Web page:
A right-wing apologist in sheep’s clothing

brooks

The ideological battle over the role of government promises to figure large in the current election campaign. So much so that it commands nearly daily attention in the mass media. Hardly a news cycle goes by without some reference to it.

Earlier this week David Brooks, a regular contributor to the oped pages of the New York Times and frequent guest on television news shows, jumped into the battle with both feet. Brooks positions himself as an above-the-fray "moderate," but the reality is otherwise.

In an article in the Times, titled "The Role of Uncle Sam," Brooks writes that his vision of government and its role can be traced to Alexander Hamilton, one of the nation's founding fathers and its first secretary of the Treasury. According to Brooks, Hamilton believed that the federal government should be an active force that focuses on "long term structural development, not on providing jobs right now," and "on dynamism and opportunity more than security, equality, and comfort."

Thus, a Hamiltonian government, Brooks tells us, would be "energetic without ever becoming gigantic."

Fair enough!

But this vision of an active but narrowly circumscribed role for the federal government, Brooks says, has been largely abandoned over the past century. The abandonment came during three eras of progressive reform - the Progressive era (in the first decade and a half of the last century), the New Deal, and Lyndon Johnson's Great Society.

In each of these eras, Brooks claims, "a good impulse was taken to excess" as the federal government assumed functions and established rights (unemployment relief, jobs, Social Security, Medicare, food stamps, Medicaid, welfare, education, environmental protection, civil rights, etc.) that went beyond Hamilton's vision.

Now it may be true that the evolution of the federal government's role in the 20th century eclipsed what Hamilton had in mind in the late 18th century, but it is also true that it was a necessary evolution given the crises, contradictions, and unfulfilled promises of developing capitalism.

The particular configuration and functions of the government and state are not set in stone. They change under the impact of capitalist development and class struggles. Hamilton were he alive would probably understand this better than Brooks, who blanches at the very thought of a broadly activist government animated by people's needs.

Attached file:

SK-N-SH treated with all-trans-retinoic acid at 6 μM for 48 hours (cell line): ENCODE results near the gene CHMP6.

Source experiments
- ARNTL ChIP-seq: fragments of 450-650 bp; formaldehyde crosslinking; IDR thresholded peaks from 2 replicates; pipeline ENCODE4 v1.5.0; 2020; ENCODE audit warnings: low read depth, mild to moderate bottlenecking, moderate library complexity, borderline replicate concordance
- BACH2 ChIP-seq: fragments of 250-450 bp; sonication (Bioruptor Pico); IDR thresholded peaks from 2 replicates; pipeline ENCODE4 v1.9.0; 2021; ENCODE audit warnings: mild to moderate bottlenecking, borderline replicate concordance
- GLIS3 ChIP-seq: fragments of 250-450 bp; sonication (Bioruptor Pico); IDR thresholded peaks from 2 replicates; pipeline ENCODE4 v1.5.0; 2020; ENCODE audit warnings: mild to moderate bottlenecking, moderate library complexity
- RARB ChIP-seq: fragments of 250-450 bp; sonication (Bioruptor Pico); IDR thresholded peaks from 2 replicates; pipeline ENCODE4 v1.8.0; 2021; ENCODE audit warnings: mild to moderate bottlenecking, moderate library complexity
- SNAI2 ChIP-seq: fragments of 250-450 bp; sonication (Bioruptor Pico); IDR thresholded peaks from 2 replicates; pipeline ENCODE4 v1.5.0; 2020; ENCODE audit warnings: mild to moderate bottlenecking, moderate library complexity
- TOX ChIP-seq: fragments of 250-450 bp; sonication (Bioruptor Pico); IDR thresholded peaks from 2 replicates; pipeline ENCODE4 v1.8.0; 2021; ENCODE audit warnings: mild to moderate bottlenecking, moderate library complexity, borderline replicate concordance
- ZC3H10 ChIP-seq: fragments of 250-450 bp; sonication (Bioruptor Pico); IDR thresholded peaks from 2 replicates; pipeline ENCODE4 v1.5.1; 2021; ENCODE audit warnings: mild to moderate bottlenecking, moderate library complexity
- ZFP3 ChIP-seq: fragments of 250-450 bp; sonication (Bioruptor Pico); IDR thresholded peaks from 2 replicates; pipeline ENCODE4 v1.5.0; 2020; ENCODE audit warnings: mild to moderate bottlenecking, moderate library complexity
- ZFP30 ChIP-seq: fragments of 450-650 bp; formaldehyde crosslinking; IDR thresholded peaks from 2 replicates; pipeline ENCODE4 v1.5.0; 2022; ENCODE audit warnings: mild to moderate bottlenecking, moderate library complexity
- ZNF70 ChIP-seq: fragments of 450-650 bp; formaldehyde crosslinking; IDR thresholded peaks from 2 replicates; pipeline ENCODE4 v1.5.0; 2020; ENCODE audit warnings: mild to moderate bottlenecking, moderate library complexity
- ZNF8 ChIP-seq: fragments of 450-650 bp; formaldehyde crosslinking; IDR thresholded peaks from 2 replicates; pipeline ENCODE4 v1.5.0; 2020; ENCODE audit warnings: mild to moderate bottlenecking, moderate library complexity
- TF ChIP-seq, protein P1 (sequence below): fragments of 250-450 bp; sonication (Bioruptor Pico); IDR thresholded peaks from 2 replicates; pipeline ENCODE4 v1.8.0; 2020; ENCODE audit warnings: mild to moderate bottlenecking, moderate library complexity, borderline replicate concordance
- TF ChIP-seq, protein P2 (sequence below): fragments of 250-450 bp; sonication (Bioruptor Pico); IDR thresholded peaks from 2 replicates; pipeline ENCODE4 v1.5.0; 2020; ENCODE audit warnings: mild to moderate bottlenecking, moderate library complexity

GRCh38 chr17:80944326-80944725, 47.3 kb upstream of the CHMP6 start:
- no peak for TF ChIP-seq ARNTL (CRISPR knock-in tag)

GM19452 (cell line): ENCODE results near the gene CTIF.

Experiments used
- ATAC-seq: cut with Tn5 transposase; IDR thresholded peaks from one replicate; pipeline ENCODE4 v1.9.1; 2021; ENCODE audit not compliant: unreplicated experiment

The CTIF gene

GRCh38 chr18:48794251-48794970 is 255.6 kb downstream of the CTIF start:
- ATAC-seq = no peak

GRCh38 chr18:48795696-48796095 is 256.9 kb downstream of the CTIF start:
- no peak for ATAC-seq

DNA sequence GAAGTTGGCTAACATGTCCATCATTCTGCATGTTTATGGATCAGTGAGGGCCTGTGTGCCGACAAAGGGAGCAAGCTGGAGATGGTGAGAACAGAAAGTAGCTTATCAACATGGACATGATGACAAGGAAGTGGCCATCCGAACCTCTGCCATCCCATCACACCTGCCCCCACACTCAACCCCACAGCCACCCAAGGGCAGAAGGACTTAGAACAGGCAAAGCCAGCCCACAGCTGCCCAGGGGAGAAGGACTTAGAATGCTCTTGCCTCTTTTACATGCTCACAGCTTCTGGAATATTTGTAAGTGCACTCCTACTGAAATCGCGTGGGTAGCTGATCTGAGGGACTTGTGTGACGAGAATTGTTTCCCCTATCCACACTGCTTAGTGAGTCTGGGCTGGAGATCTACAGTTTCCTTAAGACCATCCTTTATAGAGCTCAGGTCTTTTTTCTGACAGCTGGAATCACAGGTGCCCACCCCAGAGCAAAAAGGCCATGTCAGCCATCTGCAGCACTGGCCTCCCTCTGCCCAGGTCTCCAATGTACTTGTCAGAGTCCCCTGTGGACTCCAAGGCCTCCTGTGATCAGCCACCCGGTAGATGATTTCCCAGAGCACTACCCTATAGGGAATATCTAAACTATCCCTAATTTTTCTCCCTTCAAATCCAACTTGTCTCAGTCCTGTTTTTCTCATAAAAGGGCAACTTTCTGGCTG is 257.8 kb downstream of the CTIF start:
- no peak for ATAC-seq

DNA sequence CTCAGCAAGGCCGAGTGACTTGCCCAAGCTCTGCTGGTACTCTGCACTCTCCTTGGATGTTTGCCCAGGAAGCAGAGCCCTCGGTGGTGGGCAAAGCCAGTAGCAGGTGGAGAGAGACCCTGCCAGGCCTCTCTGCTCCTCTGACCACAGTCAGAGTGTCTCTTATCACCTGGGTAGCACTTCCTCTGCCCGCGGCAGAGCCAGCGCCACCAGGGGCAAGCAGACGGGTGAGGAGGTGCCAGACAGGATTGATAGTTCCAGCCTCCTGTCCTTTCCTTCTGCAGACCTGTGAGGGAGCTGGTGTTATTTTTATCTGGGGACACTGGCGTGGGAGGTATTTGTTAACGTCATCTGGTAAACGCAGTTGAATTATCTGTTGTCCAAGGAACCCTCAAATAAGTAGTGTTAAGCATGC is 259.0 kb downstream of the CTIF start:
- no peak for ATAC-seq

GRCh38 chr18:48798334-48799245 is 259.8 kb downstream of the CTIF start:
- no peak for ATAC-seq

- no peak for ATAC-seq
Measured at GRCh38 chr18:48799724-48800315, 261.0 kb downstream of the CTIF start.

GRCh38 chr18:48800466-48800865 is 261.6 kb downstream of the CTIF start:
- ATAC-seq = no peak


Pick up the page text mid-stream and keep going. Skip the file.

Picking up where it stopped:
In fact, if Brooks could have his way, he would like to freeze the role of the federal government to a time when it created favorable conditions for capitalist expansion and accumulation, while at the same time largely ignoring questions of economic security and equality for working and oppressed people.

Is this an unfair characterization? I don't think so.

Think about it - even now when the country is reeling and tens of millions are suffering from the impact of the longest economic crisis since the Great Depression - a crisis that leaves poverty rates at record levels, wages stagnant, cities and communities near collapse, public services underfunded, and inequality, and especially racial inequality, growing - our good "friend" Brooks is more worried about government "excess" than what positive actions (moratorium on home foreclosures, public works jobs, a second stimulus, green development, funds for education and infrastructure) the federal government could take to address the economic mess that capitalism has wrought.

He may not want to admit it - in fact, he would probably deny it - but Brooks' position is not that much different from the right-wing firebrands. On the one hand, he like them, would drastically and immediately scale back those governmental functions and those democratic rights (won in the course of hard struggle) that expand the life possibilities of tens of millions of working and oppressed people.

On the other hand, he, again like them, would tender to the needs of the rich and wealthy. He and his counterparts on the right don't even mind deficits as long as the deficits serve the needs of the 1 percent. Have you heard any of them scolding the wealthy for their "excessive" demands on the federal government?

If there are differences between Brooks and his fellow travelers on the right, they are differences of style and manner, not of substance and strategic outlook.